Not easy being “green”

RetailWire panelists had a chance this week to weigh in about “green” apparel and what’s holding it back from mass-market success. I think it’s premature to write off the trend:

Eco-friendly fashions have every chance of being successful sooner rather than later if they focus on style and value (not necessarily opening price) instead of using “green” as the driving force. There is plenty of opportunity for organic cotton and natural fibers like bamboo in the marketplace, but mainstream consumers seem unwilling to pay an excessive premium for them. To tie back to yesterday’s discussion about Macy’s (and its “open call” for new vendors and designers), this would be an ideal opportunity to get a midtier retailer in partnership with a “green” supplier committed to put trend and value first.

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1 Response to “Not easy being “green””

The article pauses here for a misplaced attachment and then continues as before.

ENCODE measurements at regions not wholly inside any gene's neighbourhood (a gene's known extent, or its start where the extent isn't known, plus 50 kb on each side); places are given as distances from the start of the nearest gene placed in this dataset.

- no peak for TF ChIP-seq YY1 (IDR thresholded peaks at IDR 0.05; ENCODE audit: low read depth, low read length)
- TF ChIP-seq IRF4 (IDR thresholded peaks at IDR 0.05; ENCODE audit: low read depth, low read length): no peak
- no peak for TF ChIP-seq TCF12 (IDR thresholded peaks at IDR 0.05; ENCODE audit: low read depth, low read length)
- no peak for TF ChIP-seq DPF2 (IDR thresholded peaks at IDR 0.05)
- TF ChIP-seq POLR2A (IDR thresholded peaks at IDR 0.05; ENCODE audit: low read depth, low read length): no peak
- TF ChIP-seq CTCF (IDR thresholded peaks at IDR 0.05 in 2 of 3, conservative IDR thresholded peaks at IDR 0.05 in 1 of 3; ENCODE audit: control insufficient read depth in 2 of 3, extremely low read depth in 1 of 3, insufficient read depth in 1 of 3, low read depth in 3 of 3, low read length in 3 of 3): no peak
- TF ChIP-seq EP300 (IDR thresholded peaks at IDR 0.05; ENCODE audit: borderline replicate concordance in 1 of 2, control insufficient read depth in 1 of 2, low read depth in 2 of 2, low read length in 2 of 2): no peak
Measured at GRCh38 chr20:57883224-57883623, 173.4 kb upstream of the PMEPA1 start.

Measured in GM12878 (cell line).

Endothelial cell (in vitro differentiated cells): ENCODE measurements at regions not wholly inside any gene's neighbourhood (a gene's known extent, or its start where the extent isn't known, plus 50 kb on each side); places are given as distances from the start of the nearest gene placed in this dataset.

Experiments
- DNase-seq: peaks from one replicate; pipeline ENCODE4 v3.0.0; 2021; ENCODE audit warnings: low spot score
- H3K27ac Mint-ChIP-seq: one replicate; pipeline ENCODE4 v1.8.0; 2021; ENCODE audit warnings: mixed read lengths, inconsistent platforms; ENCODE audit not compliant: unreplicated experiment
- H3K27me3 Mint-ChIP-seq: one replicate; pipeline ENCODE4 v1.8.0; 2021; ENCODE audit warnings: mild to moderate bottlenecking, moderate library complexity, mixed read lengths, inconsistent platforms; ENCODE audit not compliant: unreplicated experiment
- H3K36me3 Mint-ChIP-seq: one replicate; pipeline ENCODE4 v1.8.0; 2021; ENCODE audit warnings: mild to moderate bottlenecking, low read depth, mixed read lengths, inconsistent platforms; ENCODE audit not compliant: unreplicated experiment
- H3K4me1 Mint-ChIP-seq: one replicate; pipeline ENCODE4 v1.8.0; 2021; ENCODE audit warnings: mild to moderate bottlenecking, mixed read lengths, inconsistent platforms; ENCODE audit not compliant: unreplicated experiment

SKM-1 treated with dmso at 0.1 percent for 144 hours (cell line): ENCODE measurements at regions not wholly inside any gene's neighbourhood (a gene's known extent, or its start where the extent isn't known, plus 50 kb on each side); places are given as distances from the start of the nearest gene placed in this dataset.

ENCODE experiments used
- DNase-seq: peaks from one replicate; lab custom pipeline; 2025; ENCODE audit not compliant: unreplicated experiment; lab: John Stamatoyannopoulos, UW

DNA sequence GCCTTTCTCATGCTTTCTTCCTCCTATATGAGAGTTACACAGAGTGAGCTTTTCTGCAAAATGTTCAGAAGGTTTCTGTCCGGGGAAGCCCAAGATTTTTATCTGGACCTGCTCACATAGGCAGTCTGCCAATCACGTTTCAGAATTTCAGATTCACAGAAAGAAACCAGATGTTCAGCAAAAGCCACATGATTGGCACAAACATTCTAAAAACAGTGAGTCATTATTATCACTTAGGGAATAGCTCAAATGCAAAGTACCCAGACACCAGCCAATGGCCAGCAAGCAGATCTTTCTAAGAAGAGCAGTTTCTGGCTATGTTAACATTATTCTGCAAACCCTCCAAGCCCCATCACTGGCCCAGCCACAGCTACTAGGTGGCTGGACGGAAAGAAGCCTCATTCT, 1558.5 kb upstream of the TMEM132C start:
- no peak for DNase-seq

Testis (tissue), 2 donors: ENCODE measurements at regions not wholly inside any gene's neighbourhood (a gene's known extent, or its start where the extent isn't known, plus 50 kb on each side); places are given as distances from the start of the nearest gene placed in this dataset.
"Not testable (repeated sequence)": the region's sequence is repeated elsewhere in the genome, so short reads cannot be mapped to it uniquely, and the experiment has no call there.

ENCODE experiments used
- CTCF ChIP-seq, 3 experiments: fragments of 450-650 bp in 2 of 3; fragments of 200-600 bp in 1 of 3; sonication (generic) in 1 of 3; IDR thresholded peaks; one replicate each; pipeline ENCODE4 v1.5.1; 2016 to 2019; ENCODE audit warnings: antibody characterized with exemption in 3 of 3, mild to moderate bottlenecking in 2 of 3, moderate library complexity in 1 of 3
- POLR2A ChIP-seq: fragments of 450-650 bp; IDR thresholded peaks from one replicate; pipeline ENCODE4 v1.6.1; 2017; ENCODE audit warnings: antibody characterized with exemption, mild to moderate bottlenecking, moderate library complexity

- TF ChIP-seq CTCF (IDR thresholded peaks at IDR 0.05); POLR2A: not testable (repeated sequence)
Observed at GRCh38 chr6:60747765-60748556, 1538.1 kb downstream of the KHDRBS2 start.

1. 1 Patricia Ordonez April 17, 2010 at 1:13 am

    As an Eco-fashion designer, I think its wonderful that Macy’s is supporting the green movement. I think that one cost effective, Eco-friendly idea to consider is Upcycling. I had the opportunity to showcase some of my ideas at Macy’s open-call,including my MADE FROM MY EXS JEANS tote bags.There are so many things that can be made with the excess, unsold, or damaged clothing items, which might otherwise go to waste. That is the whole idea behind my Upcycling company,and I hope Macy’s agrees and by supporting the ever increasingly popular Green Movement as a whole, and PattyO Designs specifically, Macy’s popularity will also increase, which helps sales, while not having to invest in expensive fabrics, which, obviously is the only reason major retailers have been hesitant to showcase so many talented Eco-friendly fashion designers. Upcycling, I believe, is a sustainable,Eco-friendly, cost effective answer.


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